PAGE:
I studied abroad in Cambridge, England, in the fall of 2018, attending Anglia Ruskin University. I spent some of my early days exploring, punting on the canals near Cambridge University, seeing King’s College Chapel, and visiting Cambridge University’s Botanical gardens. There is a market just off of the city centre that I walked through many times with vendors selling food, flowers, jewelry, books, and old records.
Once the semester began, I travelled about twice per month, taking advantage of the trains and cheap flights between European countries. I flew into Dublin, Vienna, Rome, Paris, Cork, and Edinburgh, hitting five countries outside of England on my short excursions. I visited museums, went to the theater, took some tours, and shopped at outdoor malls everywhere I went, hitting the “need to go” landmarks in each city. I also spent several days in London and visited Stonehenge and Bath during my last weekend before coming home. This trip has inspired me to consider a gap year before grad school, to travel the whole of the United States over the span of several months.
Mine was not a typical study abroad experience in that Anglia Ruskin did not have a separate program for international students. Because I studied at a small campus, I only met one other American at the university, and lived with mostly English students. While there were some events for international students, many of the students spoke English as a second language, and they tended to stick together with students from their home countries or institutions. I met plenty of wonderful people along the way, though, between professors, travelers in hostels, AirBnb hosts, tour guides, and strangers on the street. My trip was not conventional because I’m very independent, and I preferred to spend my time travelling rather than socializing, and to go solo rather than make plans with a group (though most students were EU nationals and thus have such opportunities to travel all the time, whereas from the U.S. it’s a bit of a leap to take a casual “holiday to France,” so I wanted to take full advantage).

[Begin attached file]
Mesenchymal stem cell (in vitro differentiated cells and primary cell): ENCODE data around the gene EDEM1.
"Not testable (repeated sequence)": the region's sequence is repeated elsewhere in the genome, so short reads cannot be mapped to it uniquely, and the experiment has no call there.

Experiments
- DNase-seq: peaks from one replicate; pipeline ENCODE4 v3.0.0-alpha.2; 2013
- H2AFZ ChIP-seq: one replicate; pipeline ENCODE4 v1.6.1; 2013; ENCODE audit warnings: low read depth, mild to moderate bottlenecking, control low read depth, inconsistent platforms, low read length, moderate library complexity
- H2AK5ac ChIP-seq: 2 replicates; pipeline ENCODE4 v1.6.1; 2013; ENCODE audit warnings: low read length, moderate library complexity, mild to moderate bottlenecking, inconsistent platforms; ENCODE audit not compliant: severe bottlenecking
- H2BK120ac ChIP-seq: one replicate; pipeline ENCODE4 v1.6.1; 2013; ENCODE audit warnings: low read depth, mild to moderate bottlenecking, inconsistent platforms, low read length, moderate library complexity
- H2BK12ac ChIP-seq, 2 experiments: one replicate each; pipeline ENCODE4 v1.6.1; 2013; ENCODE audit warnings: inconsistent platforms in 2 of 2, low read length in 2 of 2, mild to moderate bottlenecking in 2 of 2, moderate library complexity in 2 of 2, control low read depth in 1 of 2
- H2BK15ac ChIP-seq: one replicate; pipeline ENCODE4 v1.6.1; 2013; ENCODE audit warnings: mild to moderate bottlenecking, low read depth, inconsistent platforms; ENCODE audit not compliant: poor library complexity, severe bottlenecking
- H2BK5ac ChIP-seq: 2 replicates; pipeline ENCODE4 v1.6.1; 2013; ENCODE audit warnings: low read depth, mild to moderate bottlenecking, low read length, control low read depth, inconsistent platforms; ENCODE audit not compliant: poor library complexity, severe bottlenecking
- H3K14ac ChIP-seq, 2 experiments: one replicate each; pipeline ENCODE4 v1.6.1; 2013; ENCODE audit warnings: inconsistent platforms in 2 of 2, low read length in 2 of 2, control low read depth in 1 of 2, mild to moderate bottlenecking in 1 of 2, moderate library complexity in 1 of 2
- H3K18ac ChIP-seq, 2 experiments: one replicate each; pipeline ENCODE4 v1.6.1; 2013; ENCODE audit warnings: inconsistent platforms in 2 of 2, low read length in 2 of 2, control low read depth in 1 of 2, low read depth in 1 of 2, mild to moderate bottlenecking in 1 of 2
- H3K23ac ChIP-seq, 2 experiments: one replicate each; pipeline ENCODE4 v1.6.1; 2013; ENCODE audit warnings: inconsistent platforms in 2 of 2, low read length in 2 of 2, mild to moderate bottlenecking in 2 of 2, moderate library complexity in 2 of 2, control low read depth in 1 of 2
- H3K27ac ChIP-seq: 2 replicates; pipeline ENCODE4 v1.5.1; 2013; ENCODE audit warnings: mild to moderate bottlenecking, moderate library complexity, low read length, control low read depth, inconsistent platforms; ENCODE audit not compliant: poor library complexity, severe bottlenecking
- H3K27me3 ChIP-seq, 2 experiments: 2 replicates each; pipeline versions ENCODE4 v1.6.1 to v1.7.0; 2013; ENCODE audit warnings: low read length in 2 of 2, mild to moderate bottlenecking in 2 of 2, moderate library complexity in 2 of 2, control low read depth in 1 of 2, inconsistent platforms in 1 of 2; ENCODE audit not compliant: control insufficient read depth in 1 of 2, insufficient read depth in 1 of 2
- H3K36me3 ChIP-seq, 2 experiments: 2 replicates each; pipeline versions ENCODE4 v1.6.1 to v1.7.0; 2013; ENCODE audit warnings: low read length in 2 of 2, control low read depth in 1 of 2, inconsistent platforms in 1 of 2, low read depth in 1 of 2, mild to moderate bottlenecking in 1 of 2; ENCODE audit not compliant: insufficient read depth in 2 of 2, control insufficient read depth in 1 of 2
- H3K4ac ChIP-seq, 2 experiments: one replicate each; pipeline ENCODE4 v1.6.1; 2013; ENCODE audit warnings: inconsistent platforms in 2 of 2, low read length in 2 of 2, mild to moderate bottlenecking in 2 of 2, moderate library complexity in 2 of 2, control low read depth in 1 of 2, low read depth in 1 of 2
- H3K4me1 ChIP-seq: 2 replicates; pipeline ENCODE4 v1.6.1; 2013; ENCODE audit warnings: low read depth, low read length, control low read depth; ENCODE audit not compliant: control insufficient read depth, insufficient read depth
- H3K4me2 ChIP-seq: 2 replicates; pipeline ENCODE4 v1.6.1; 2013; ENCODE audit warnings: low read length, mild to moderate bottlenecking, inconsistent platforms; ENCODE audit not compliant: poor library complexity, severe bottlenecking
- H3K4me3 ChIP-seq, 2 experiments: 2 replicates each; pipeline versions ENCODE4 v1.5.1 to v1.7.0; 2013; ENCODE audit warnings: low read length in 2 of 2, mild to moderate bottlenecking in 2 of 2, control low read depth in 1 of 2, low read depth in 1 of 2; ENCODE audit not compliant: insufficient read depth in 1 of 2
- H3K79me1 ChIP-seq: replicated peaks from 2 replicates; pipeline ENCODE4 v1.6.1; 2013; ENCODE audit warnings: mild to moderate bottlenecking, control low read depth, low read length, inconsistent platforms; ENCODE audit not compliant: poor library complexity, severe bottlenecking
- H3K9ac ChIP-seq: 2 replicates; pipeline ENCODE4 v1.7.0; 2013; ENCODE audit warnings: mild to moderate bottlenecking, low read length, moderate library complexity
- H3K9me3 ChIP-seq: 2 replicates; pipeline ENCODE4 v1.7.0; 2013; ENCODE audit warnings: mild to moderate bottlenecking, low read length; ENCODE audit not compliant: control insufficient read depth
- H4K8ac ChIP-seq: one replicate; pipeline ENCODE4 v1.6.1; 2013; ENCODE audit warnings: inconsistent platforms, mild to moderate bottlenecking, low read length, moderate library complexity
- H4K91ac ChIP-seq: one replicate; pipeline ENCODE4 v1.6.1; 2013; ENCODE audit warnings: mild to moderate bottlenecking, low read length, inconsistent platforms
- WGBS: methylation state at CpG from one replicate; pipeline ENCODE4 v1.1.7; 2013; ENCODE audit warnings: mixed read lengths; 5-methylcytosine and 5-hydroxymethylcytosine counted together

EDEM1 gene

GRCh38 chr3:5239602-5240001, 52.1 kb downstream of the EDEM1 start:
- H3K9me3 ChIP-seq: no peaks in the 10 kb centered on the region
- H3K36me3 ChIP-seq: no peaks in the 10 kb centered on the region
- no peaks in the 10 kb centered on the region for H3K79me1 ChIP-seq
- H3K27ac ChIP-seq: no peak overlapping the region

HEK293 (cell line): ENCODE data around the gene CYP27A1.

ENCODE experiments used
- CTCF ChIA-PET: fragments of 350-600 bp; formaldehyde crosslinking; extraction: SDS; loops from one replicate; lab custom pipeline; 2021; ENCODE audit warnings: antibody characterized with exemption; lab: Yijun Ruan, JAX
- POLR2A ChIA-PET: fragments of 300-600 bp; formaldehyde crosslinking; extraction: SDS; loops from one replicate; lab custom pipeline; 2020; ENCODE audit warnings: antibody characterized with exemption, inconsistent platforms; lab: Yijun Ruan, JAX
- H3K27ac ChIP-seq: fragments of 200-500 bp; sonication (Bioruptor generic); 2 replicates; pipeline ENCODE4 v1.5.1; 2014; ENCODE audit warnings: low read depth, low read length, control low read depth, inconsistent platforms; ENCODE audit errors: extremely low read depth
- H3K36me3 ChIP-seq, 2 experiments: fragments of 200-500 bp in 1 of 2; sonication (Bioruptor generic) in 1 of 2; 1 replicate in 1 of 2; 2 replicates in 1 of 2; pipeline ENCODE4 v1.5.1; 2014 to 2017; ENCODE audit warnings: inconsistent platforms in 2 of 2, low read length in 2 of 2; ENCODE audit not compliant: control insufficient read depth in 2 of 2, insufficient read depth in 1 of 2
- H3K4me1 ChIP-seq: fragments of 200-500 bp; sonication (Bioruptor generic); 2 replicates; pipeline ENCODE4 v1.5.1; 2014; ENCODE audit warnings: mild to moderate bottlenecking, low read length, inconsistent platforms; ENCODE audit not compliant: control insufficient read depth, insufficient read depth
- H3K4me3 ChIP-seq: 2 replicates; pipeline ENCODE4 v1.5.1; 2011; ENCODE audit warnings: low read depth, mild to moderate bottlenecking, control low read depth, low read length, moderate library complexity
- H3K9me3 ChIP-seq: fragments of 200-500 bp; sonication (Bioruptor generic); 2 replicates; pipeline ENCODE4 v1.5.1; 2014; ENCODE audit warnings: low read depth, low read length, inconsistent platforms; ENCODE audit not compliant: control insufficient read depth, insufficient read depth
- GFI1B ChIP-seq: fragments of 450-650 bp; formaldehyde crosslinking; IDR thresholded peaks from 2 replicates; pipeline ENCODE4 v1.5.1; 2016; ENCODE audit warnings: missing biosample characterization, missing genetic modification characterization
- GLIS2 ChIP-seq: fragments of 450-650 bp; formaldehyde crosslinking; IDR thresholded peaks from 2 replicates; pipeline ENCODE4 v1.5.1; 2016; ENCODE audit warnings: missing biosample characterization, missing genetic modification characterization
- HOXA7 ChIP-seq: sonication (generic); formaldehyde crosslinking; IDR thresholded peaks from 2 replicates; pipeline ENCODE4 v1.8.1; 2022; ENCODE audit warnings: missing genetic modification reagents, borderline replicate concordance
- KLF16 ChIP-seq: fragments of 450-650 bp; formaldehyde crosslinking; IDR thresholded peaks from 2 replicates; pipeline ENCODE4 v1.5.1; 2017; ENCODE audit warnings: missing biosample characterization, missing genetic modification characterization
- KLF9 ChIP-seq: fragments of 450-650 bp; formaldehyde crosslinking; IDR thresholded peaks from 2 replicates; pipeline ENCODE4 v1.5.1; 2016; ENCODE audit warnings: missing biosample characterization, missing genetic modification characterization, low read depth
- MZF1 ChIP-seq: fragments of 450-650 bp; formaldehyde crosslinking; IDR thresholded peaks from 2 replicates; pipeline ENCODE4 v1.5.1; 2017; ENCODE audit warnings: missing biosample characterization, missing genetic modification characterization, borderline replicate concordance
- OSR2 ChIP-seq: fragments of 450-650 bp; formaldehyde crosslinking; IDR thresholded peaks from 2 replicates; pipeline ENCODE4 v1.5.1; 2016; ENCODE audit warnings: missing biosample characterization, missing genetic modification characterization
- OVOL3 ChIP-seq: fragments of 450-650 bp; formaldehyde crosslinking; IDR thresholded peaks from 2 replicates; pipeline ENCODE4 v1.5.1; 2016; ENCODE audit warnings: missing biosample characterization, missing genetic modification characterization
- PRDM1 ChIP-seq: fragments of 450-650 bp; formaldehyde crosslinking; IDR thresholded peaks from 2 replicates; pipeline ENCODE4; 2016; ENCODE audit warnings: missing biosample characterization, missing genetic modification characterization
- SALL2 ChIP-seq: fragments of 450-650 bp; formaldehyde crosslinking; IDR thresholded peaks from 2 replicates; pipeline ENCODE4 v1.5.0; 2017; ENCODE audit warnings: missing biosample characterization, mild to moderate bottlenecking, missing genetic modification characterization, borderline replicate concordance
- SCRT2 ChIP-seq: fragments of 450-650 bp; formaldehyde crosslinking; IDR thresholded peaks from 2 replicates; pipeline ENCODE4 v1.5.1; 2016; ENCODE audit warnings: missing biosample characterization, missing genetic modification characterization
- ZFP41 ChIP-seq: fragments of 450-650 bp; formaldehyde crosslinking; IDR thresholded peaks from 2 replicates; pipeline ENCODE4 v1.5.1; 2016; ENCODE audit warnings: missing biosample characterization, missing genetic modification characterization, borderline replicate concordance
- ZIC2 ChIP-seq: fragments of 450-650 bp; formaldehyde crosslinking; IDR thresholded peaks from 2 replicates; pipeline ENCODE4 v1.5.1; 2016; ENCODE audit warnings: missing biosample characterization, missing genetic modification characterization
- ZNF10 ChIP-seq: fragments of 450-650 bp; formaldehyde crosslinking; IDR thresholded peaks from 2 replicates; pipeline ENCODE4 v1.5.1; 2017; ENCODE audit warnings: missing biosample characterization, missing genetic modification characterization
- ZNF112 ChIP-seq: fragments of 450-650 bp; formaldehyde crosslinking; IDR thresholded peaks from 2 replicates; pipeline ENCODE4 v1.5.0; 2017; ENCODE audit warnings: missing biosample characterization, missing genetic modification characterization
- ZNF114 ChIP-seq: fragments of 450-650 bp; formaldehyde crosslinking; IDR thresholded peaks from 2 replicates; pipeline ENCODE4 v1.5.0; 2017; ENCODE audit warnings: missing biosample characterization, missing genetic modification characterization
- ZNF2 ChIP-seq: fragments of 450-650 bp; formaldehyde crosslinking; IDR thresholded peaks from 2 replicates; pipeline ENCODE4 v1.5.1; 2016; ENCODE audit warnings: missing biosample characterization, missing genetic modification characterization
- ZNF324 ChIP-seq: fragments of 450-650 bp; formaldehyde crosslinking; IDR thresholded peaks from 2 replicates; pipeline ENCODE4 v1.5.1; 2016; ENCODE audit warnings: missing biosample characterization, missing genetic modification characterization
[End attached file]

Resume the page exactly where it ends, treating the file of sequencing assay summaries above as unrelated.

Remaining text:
Academically, I chose courses that would eventually apply as liberal art courses, plus one concentration course. The style of learning is very different, with few high-stakes assignments and very little class time, much of the coursework calls for independence and personal responsibility. Compared to their system, the U.S. college system offers a lot of flexibility and second chances with the number of tests and assignments that generally go into a final course grade, compared to a test I took in one course in England worth 70% of my final grade!
My advice to those who want to study abroad is to just do it, to find a way to make it work, and go. I’ve known for years that I wanted to go, as I never had the opportunity to do much travelling growing up. There are things that you will sacrifice and things you will miss out on back home, but for that time you’re abroad, you’re investing in yourself. You choose where this experience is going to take you and what you bring home from it.